That's all for this month, and I'll see you in November with a review of another notebook from Daycraft and a new series of posts on art journals!

10 comments:

  1. You might be interested in the Italic Project at http://briem.net/ , and in the Handwriting Repair section on the same site.

    I love writing by hand, even if I am not always happy with the result, and I found the idea of an italic writing style inspiring.

    Also, I love your blog. Keep it up!

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    1. Thanks, Stephan! That link looks interesting, and I would love to improve my handwriting one day. I always enjoy writing by hand, and although my handwriting is not too bad, it can get a bit messy and hard to read at times :)

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  2. Thanks for sharing our pencil grades post!

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  3. I'm in love!!! With your blog, that is. I love all things paper, pens, journels, etc. So happy i found you.

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    1. Thank you so much, Pamela! You're going to have me blushing soon...

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  4. I liked the Philip Hensher piece about why handwriting matters. Try this thought experiment. Imagine keyboarding came first, then handwriting. Then sell handwriting to yourself, maybe infomercial-style.

    For example: "Is handwriting the ancient, gnostic secret of communication??!!! No electricity, no keyboard, and absolutely no distraction!!! Mind, manuscript, and writing implement. All one--and at a cost of pennies a day!!"

    I'm half-exaggerating, but I really think handwriting offers much in the way of small-muscle motor skills, everyman's art in good penmanship, economy of communication, etc. Thanks for the Miscellany, Heather. Jack/Ohio

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    1. That's a good point, Jack! I think that much of it really does just come down to which one came first. People want to be seen as being on top of new technology rather than being out of date, regardless of whether one technology is better than the other or not.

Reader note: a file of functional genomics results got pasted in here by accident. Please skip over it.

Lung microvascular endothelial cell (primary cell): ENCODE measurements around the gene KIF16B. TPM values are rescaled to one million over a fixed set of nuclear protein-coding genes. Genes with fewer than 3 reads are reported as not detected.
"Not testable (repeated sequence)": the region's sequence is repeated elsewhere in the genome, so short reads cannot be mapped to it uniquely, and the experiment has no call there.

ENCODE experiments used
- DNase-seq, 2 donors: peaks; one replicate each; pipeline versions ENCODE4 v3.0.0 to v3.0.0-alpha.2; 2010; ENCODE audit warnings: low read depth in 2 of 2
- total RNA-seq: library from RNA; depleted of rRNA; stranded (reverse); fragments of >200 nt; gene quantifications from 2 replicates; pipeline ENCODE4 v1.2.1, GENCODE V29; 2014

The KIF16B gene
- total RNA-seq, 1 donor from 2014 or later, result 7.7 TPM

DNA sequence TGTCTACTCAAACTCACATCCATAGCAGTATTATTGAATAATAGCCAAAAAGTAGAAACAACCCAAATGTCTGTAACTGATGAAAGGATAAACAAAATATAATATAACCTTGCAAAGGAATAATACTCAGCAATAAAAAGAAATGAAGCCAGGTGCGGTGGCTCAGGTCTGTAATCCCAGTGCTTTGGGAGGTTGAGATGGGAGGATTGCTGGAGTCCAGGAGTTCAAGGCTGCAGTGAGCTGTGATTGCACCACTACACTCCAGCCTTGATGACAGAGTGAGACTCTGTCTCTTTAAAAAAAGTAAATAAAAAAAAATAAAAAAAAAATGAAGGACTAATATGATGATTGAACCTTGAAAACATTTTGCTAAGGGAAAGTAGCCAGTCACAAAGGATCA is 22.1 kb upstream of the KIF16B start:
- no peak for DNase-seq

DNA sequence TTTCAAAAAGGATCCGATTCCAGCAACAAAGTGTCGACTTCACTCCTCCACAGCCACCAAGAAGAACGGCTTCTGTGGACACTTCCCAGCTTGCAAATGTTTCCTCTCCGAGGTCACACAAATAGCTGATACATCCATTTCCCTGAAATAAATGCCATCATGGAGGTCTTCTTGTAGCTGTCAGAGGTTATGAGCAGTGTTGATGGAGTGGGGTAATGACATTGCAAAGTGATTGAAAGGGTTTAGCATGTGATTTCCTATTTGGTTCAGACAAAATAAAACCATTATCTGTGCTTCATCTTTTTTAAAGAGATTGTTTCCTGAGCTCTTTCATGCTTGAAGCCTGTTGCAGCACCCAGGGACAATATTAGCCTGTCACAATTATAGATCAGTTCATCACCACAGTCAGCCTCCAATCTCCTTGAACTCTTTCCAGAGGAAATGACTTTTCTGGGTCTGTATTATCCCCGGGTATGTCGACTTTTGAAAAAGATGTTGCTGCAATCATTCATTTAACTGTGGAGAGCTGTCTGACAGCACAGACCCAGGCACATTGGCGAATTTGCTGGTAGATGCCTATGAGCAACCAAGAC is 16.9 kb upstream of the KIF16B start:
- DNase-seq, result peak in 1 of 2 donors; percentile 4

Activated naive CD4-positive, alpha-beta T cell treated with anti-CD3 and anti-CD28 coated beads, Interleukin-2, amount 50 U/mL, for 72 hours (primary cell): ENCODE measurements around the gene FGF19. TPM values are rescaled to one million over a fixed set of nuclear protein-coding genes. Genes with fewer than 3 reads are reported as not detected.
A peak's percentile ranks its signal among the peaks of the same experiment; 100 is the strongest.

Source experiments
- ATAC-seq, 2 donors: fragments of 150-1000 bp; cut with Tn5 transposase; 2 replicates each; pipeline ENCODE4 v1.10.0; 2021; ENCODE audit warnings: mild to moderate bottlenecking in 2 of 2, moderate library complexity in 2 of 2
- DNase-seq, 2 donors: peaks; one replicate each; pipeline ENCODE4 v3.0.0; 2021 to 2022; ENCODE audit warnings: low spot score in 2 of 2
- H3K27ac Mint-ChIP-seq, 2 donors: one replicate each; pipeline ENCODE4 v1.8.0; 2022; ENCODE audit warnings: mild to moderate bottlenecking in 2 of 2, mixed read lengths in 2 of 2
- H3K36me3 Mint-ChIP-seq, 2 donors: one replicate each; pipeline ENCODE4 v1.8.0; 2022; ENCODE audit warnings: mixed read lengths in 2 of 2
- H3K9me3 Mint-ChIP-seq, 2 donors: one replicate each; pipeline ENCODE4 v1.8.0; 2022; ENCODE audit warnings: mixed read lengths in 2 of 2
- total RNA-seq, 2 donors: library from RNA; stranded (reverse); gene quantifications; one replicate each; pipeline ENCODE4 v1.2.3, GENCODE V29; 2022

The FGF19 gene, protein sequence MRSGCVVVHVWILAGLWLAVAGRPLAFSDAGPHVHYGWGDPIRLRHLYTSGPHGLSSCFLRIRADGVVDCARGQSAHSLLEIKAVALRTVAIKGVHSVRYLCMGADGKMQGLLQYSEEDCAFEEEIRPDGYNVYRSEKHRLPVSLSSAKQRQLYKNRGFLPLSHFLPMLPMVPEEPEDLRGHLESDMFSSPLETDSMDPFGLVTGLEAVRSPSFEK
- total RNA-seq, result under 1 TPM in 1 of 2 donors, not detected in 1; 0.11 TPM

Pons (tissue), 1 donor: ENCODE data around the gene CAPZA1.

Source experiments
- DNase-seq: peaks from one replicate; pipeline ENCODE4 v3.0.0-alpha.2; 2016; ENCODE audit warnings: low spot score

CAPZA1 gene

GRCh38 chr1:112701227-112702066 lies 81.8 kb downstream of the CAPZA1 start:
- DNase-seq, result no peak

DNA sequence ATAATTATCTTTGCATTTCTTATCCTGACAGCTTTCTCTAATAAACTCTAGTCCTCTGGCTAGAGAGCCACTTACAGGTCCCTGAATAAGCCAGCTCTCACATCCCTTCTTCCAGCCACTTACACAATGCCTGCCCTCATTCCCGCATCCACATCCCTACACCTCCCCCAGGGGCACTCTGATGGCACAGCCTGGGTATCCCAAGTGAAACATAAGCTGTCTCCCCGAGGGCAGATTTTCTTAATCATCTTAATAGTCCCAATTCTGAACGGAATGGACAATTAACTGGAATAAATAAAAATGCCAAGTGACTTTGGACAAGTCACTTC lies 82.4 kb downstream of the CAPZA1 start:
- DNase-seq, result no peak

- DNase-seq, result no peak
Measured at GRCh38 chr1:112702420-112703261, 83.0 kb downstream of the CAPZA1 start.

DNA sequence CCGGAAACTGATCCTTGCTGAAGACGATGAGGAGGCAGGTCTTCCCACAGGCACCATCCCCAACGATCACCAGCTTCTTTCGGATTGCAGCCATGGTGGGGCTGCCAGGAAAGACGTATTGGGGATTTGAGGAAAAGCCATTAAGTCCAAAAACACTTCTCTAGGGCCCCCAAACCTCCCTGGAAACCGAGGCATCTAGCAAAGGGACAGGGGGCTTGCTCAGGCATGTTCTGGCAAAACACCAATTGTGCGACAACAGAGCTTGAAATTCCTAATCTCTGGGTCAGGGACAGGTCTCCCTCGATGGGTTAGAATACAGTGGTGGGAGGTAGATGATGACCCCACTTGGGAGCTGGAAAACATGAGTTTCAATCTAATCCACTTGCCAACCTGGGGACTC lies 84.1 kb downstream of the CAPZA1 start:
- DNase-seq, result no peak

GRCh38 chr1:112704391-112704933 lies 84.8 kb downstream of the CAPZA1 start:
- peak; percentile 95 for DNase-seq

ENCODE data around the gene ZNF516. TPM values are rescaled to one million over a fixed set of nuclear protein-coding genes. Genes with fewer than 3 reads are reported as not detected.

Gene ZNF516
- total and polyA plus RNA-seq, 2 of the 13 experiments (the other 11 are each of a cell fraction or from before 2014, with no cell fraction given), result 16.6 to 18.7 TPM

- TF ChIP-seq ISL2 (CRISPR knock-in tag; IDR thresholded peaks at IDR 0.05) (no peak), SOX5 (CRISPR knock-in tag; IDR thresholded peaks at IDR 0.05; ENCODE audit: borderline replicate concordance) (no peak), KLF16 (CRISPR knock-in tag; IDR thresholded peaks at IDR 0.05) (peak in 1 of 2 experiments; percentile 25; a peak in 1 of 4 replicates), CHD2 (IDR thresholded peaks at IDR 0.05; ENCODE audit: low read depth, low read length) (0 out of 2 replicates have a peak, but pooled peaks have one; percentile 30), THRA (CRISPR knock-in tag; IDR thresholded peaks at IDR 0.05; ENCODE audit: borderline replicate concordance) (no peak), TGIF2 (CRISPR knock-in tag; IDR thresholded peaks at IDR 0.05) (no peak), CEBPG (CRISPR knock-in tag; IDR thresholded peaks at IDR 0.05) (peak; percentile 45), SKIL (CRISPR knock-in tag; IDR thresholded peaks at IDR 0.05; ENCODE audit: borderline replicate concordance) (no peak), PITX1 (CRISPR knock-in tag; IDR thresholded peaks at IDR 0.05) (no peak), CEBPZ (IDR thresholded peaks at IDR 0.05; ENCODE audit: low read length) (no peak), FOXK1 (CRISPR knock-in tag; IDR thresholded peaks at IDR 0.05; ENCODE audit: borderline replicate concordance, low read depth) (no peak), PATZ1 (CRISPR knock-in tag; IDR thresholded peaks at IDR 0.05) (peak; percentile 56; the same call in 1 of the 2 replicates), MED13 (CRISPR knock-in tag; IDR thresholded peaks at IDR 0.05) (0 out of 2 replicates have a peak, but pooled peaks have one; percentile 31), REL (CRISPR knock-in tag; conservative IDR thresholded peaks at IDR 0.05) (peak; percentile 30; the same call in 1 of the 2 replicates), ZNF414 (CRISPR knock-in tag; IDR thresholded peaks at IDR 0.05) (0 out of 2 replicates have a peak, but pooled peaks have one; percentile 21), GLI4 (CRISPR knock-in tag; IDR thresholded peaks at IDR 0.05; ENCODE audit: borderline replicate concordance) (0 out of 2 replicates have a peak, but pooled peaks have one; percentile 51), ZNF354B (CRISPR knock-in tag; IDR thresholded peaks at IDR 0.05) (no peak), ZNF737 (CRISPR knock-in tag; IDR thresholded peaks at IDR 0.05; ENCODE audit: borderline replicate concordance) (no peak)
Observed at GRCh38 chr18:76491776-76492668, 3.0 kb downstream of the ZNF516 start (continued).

Personally, I think there is room for both handwriting and typing. As a writer, I find that writing by hand allows me to write more freely than does typing, but sometimes I find it helpful to do things the other way as well. Computers are often portrayed as the stark opposites of pen and paper, but I think it's a bit more complicated than that; they both can fulfil different roles and purposes and don't need to be in opposition.

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  5. I agree, Heather. I'd like to see a schoolteacher muster a good case for a penmanship, calligraphy, and shorthand sub-curriculum, because I think there are good arguments to be made that haven't been made. Jack/Ohio

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  6. Thank you for including my doodles :D You're so sweet!*Blush* Let's hope I can improve hehe. I finally have time to sit down and check out the other links too :D

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    1. I truly do think your brush pen doodles are awesome, Azizah! Definitely better than any of the things that I've managed to do with a brush pen...